Brokerage House (Brokerage Firm)

Definition

The term brokerage house refers to a firm that charges a commission for facilitating a variety of financial and investment services. Through their stockbrokers, brokerage houses allow investors to buy and sell publicly traded securities such as stocks and bonds.

Explanation

Also referred to as a brokerage firm, a brokerage house provides services to its clientele who wish to trade stocks, bonds, and other securities. In exchange for providing these services, the firm charges a relatively small commission. The brokerage house may also employ a staff of analysts which provide recommendations to investors. In addition to transaction services, such as facilitating the buying and selling of securities, brokerage houses can also offer loans to approved investors to purchase securities on margin.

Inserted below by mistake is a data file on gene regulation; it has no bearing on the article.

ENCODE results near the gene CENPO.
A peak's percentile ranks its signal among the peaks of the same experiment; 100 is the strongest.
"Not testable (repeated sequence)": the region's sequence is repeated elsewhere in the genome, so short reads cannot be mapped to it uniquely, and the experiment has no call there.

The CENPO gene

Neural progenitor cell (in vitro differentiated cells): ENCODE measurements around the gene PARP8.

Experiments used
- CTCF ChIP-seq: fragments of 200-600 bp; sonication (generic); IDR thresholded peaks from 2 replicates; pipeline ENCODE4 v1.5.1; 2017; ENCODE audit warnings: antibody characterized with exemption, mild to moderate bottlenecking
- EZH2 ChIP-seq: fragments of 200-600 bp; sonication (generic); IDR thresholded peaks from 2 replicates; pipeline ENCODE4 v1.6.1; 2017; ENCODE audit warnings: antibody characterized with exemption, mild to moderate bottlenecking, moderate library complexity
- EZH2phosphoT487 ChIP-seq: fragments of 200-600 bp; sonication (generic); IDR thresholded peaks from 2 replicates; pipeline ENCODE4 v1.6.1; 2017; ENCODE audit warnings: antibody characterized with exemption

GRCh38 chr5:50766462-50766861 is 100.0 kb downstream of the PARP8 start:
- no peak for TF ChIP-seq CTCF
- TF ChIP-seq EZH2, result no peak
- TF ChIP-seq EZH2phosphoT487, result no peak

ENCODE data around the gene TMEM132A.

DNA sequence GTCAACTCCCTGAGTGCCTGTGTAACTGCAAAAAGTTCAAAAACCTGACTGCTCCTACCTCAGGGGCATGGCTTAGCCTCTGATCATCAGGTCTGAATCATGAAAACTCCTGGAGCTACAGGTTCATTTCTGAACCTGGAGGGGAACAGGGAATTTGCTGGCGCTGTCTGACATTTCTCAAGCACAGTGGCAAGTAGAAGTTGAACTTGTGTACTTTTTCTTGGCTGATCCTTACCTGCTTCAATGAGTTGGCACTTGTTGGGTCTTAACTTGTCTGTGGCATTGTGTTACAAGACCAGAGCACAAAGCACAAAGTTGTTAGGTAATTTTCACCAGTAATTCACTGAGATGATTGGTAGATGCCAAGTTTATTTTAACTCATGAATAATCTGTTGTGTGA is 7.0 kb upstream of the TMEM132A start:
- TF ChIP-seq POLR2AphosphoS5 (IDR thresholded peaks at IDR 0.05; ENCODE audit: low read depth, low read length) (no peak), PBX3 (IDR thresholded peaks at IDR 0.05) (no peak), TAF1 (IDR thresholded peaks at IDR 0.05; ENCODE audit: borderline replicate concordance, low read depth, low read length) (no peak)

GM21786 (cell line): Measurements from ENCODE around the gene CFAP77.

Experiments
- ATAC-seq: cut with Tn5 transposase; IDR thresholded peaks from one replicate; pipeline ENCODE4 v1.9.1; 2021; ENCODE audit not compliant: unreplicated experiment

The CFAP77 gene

Depending on the investor's relative knowledge of the various markets, they can select from a number of brokerage houses, including:

  • Full Service Brokerage: the fees charged by these firms will be relatively high because they offer their clientele a wider variety of services such as estate planning, income tax advice, and security analyses.
  • Discount Brokerage: the fees charged by these firms will be relatively low because their primary service offering is the buying and selling of securities. To keep costs low, many of these firms interact with their clients via the company's website. Investment advice will be limited.
  • Online Brokerage: these firms compete for investors by charging low transaction fees. Clients will place buy and sell orders via the firm's website. In order to keep cost low, these firms do not employ analytical staff or offer investment advice.

Related Terms

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